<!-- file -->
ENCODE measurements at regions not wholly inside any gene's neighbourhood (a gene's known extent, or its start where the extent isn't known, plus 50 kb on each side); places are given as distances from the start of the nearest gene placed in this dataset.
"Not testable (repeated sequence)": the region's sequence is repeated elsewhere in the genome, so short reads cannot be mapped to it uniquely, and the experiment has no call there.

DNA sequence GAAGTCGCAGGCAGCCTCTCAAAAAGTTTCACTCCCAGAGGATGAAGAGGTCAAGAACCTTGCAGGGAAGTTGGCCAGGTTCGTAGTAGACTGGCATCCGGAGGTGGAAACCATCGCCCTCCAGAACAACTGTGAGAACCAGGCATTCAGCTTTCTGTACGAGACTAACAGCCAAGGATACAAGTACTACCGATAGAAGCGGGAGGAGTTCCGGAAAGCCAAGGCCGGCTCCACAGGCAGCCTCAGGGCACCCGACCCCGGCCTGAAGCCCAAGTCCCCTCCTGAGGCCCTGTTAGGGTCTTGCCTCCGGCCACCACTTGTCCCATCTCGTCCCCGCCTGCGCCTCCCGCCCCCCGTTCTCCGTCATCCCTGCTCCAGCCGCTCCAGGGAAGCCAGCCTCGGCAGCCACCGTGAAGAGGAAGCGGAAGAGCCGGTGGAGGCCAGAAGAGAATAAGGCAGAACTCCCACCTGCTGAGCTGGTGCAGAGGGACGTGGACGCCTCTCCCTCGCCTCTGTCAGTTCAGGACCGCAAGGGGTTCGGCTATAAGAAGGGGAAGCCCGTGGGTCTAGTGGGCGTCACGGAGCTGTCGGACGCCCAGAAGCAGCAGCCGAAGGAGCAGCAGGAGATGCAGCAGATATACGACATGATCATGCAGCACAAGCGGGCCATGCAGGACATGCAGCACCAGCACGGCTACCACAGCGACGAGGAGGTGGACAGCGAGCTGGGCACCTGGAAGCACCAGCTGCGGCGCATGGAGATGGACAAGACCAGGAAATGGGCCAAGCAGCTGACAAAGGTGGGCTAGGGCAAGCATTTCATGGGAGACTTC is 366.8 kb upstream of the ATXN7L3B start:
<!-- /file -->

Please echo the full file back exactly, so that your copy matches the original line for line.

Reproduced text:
ENCODE measurements at regions not wholly inside any gene's neighbourhood (a gene's known extent, or its start where the extent isn't known, plus 50 kb on each side); places are given as distances from the start of the nearest gene placed in this dataset.
"Not testable (repeated sequence)": the region's sequence is repeated elsewhere in the genome, so short reads cannot be mapped to it uniquely, and the experiment has no call there.

DNA sequence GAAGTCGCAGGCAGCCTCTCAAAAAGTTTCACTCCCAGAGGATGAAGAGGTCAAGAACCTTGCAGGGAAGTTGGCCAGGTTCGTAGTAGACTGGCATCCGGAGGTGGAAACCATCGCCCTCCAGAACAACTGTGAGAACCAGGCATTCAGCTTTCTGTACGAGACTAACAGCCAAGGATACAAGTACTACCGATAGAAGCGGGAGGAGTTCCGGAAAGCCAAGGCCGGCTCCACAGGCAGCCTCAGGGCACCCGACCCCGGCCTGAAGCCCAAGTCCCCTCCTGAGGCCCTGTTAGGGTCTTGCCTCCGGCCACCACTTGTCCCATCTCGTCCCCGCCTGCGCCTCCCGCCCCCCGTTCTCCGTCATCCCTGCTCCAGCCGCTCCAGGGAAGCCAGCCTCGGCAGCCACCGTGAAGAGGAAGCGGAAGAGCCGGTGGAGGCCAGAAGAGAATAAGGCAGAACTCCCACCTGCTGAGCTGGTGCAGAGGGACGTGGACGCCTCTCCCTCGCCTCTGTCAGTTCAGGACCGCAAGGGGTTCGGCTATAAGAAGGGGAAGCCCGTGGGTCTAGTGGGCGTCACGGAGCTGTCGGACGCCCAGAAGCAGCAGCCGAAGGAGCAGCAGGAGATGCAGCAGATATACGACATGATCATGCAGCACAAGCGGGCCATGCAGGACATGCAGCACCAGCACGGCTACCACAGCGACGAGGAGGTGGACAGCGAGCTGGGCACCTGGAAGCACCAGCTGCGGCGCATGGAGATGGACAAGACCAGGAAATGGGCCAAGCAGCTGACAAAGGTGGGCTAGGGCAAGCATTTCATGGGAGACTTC is 366.8 kb upstream of the ATXN7L3B start: